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In a classic consumer\producer threads senario and i have to use a vector for the queue. Since I need one thread to wait to the other until there's an element in the vector, i tried the following method:

public synchronized  QueueLine getCustomer(int index)
    {
        while (Customers.isEmpty())
        {
            try 
            {
                wait();
            } 
            catch (InterruptedException e) {}
        }
        return Customers.elementAt(index);
    }

while the other thread adds to the "customers" vector and than use notify. i know i'm doing something worng since once the notify() doesn't effects the other thread.

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What do you mean by "doesn't effects?" Do you mean the call to getCustomer() doesn't return? Can you expand the code into a more complete test scenario? –  Dan Jun 11 '11 at 22:15

2 Answers 2

up vote 1 down vote accepted

You are synchronizing on the consumer instance. I think you should synchronize on the Vector:

public QueueLine getCustomer(int index) {
    synchronized (Customers) {        
        while (Customers.isEmpty()) {
            Customers.wait();
        } 
        return Customers.elementAt(index);
    }
}

In the producer, you should do the same: synchronize and notify on the Vector.

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Since he calls notifyAll() even outside threads waiting on the object shouldn't matter for the threads itself, so I don't see how this would be a problem (well you'd wake up objects in a way that wasn't expected by the programmer, but it wouldn't be a problem for the shown code) –  Voo Jun 11 '11 at 22:26
    
@Voo I do not understand what you mean. What I mean is that synchronization should happen on the common object (the vector). If the consumer waits on itself and the producer notifies on itself then the program will not work. –  gpeche Jun 11 '11 at 22:33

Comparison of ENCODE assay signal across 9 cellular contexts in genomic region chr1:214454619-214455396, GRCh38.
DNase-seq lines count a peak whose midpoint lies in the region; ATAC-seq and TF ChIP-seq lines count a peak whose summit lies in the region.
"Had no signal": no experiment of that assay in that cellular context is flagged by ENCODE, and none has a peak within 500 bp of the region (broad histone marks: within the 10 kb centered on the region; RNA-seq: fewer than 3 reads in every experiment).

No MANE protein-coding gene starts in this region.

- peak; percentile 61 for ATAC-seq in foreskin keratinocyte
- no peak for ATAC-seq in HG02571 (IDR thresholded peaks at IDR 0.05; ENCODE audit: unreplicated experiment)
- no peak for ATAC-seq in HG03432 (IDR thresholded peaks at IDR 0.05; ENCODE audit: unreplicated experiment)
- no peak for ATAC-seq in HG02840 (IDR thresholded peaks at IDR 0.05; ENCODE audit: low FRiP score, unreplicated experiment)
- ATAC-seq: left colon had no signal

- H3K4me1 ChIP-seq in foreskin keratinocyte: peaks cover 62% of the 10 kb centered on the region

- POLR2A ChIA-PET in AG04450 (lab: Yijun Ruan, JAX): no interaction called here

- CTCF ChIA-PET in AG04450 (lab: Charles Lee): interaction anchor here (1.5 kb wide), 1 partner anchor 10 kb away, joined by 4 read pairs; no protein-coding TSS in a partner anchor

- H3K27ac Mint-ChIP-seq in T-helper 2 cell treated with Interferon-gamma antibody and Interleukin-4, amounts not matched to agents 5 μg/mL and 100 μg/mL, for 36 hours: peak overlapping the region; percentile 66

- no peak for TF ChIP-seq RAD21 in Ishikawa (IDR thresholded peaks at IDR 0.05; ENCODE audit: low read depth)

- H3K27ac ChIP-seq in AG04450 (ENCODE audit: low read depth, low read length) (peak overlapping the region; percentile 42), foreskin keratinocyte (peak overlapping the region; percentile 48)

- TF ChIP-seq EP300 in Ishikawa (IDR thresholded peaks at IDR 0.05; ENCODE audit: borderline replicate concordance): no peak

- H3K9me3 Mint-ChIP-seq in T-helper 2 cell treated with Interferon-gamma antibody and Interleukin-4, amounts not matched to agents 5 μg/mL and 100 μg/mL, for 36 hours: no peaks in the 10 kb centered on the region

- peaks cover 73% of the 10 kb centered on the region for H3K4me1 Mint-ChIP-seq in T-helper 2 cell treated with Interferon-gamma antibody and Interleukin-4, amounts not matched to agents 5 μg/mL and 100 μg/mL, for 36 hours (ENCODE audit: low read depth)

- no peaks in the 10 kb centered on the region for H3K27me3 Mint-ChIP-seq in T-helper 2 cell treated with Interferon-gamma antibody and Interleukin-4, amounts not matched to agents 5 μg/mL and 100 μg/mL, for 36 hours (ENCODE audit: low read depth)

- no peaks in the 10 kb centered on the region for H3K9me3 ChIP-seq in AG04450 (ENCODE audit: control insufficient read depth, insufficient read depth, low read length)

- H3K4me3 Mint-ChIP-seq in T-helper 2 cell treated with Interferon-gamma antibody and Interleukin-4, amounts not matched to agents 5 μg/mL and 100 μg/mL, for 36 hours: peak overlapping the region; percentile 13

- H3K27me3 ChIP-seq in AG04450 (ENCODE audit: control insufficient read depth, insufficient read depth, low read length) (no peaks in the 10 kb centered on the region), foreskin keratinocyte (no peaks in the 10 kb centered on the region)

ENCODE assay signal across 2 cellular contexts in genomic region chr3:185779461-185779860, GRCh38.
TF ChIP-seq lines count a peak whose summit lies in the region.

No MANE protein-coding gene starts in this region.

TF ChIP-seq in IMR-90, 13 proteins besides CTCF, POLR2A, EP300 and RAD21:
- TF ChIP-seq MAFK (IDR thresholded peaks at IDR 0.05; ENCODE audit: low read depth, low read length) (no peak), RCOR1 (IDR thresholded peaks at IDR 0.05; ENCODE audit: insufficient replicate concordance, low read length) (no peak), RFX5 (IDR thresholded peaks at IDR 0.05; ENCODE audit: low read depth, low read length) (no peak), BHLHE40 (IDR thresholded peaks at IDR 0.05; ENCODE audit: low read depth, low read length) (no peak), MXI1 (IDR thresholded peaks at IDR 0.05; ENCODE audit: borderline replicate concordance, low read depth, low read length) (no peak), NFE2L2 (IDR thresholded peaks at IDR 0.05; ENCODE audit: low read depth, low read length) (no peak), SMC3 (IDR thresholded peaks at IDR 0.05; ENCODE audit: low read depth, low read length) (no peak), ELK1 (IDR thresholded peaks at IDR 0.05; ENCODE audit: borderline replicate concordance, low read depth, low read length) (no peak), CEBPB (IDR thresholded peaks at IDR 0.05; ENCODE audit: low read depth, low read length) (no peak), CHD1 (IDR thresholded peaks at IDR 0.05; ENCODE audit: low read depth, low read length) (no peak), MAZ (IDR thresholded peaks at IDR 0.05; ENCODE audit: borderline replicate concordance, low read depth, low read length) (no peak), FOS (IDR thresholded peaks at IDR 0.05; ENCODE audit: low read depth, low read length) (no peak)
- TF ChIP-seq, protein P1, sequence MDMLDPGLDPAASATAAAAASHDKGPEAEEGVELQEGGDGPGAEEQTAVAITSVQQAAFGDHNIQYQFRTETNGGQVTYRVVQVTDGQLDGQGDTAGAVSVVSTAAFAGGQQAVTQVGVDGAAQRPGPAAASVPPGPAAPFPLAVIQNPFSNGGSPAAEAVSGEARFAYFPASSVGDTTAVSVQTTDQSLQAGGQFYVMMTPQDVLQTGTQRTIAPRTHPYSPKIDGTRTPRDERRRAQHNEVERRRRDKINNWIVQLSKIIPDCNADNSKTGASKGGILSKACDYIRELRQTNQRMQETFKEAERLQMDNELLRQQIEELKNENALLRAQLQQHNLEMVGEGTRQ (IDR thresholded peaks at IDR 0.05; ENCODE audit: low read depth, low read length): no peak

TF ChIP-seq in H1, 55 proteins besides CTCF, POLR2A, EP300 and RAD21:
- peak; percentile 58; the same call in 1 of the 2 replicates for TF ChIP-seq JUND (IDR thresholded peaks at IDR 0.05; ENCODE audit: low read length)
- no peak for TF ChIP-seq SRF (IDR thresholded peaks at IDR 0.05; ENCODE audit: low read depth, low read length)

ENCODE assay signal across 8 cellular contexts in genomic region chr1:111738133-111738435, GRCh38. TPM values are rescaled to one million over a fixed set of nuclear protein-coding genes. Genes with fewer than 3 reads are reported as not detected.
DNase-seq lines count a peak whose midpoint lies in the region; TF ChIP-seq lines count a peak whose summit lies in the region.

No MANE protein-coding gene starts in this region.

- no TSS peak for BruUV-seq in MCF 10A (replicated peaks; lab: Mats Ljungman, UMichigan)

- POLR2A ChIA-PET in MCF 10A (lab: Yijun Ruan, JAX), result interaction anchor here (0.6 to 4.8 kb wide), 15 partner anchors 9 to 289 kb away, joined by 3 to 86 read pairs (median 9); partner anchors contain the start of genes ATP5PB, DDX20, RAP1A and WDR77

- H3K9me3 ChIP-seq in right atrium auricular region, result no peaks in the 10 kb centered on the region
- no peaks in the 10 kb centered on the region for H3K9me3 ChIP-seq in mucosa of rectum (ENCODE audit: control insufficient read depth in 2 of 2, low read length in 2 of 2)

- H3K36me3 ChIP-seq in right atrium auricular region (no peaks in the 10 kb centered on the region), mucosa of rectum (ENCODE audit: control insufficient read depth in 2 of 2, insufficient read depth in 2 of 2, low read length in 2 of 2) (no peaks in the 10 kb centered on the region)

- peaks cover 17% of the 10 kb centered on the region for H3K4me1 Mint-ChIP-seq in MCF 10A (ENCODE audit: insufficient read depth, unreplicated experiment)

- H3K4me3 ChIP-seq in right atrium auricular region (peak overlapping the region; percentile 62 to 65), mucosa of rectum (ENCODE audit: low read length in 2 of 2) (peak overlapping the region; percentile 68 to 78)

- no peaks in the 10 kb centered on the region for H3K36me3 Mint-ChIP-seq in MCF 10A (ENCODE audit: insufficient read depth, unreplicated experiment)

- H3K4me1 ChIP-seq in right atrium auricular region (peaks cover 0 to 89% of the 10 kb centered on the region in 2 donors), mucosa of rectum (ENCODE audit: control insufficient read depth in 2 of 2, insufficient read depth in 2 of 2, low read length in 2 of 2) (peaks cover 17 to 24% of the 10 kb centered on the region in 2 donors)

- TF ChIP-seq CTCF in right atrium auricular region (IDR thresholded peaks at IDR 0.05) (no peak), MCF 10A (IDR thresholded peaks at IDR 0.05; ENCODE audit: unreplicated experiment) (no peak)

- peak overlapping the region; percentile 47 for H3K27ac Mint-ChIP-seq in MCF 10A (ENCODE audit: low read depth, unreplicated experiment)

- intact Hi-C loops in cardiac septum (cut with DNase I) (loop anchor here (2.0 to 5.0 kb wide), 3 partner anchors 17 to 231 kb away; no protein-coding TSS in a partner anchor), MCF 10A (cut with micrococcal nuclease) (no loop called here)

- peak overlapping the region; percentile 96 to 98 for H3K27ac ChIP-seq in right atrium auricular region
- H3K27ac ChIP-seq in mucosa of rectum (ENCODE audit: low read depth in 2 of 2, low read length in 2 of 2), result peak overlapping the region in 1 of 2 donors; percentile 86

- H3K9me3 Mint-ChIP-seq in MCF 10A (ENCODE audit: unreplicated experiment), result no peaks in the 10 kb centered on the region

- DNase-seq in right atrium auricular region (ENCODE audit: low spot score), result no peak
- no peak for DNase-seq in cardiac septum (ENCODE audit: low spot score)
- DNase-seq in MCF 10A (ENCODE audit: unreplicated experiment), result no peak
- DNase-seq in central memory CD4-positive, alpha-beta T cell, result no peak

1  
Well I'd assume they were waiting on the same instance, using this instead of a private locking object can be problematic. ie someone has a reference to the instance and calls wait() on it - if you use only notify you just woke up an independent thread and lost an update - which obviously can lead to problems but wouldn't have been a problem in this case (for the consumer/producer at least). Didn't even think of him waiting on different objects ;) –  Voo Jun 11 '11 at 22:46
    
That is why complete examples are better: we can see the whole thing and its particularities. –  gpeche Jun 11 '11 at 22:49
1  
hey guys. i'm affraid they both were waiting\notifying the same object (same refrence). as for the solution @gpeche wrote it does make sense to use the vector object and so i does work but better but not completly. but on the other hand, there's a new warning when i synchronizing using the vector: "synchronization on non-final field" what does it means? –  gilibi Jun 11 '11 at 22:51

Well this should actually work and is one of the usual methods to implement this (ie if something doesn't work there's probably a bug in the other half of your code we don't see here). But really there's no reason to implement something like this yourself (except for homework ;)) since there's the perfectly fine java concurrent package which has several possible solutions for this problem.

The 1:1 implementation of what you want would be a BlockingQueue (well one of its implementations - pick one that best fits your model).

If you really need to use a class that has been deprecated since java 1.2 or so, you should post more of your code so we can figure out what exactly is wrong.

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I know about BlockingQueue and you are right about the homework assignment. –  gilibi Jun 11 '11 at 22:16
    
the other half is simply: public synchronized void insert(int arrival) { ID = EntranceLine.size()+1; QueueLine newCustomer = new QueueLine(ID, ServiceType, arrival); EntranceLine.add(newCustomer); notifyAll(); } –  gilibi Jun 11 '11 at 22:17
    
Sorry to say, but the code should work just fine. notifyAll is actually not necessary since you can indefinitely add elements to your vector (it'd only make sense if the producer could also stall because he can't add an object - which can't happen in your code), but it shouldn't matter. The consumer vector is a field in your class and you aren't waiting on the object somewhere else in your code? –  Voo Jun 11 '11 at 22:22
1  
You are inserting into EntranceLine but in your consumer you read from Customers. Unless they reference the same vector, it is logical that your consumer remains waiting forever. –  gpeche Jun 11 '11 at 22:27
    
nice catch gpeche. You should update your answer so he can accept it. –  Voo Jun 11 '11 at 22:31

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